1.    If the layer 1 maximum zoom is changed from 90 to some other value, you need to change the maximum zoom of the other layers that depend upon it for their zoom to the same value (if you want to zoom amounts to be the same). That is, if the largest zoom of layer 1 is 110, then set the zoom of the dependent layers to 110).
2.    If the value of the maximum zoom is over 200 the dependent layers may not zoom down to zero the same as the master layer.
3.     Zoom actions … when you follow the zoom of another layer, you’re using a value that appears to be interpreted as percent of a percent in the referencing/following layers’ zoom (unexpected zoom values are possible if you don’t provide a correction value). Adding the -100 action after the zoom reference to the master layer seems to create a correction that works well for most zoom values below a maximum zoom of 200 in the master/reference layer.
4.    Do not enter a rotation amount for any of these layers. For some reason, a rotation breaks the zoom “fix” I’ve discovered that enables a zoom follow.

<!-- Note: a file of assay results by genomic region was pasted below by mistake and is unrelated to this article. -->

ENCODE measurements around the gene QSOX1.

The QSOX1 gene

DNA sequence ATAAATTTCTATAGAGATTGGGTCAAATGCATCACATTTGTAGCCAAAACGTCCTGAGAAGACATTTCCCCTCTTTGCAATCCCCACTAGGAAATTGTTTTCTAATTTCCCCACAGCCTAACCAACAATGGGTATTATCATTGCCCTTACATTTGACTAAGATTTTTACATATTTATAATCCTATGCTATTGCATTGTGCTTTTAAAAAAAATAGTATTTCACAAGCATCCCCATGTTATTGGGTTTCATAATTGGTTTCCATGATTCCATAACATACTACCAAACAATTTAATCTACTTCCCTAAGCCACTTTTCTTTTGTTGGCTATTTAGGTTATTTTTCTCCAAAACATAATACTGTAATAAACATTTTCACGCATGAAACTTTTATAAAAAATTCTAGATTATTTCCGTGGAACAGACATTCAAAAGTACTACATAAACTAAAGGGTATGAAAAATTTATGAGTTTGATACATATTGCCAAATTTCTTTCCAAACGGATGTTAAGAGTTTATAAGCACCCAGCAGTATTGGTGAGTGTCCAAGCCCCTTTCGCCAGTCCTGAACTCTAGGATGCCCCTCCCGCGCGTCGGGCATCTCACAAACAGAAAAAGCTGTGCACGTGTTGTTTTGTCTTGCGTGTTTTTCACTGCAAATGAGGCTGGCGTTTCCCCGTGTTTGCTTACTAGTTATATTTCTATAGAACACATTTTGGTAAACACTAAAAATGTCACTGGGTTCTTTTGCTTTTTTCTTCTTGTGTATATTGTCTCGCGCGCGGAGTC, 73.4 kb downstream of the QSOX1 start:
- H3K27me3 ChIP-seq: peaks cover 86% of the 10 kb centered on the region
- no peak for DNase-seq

5.    Size changes in Different Axis notes. Since the horizontal and vertical aspects of a show may have considerably different proportions, you can get the appearance of large differences in size. Since Photodex uses percent to change size, a 50% size in one direction may result in a larger or smaller actual size change in the other direction with the same 50% size change. So, if you want a size change that looks the same in each direction, you need to adjust it by the show’s aspect. For instance, if you want to change the X-Axis size from 90% to 91%, that represents a 1/90*100 = 1.11% increase. So, the corresponding Y-Axis change by the screen aspect. So, the increase would be 1.11(9/16) = 0.625%. That change would then be 90 + (90*0.625/100) = 90 + 0.56 = 90.56. So, a change from 90% to 91% in the horizontal requires a 90.56% setting for the vertical to keep the same effective width change.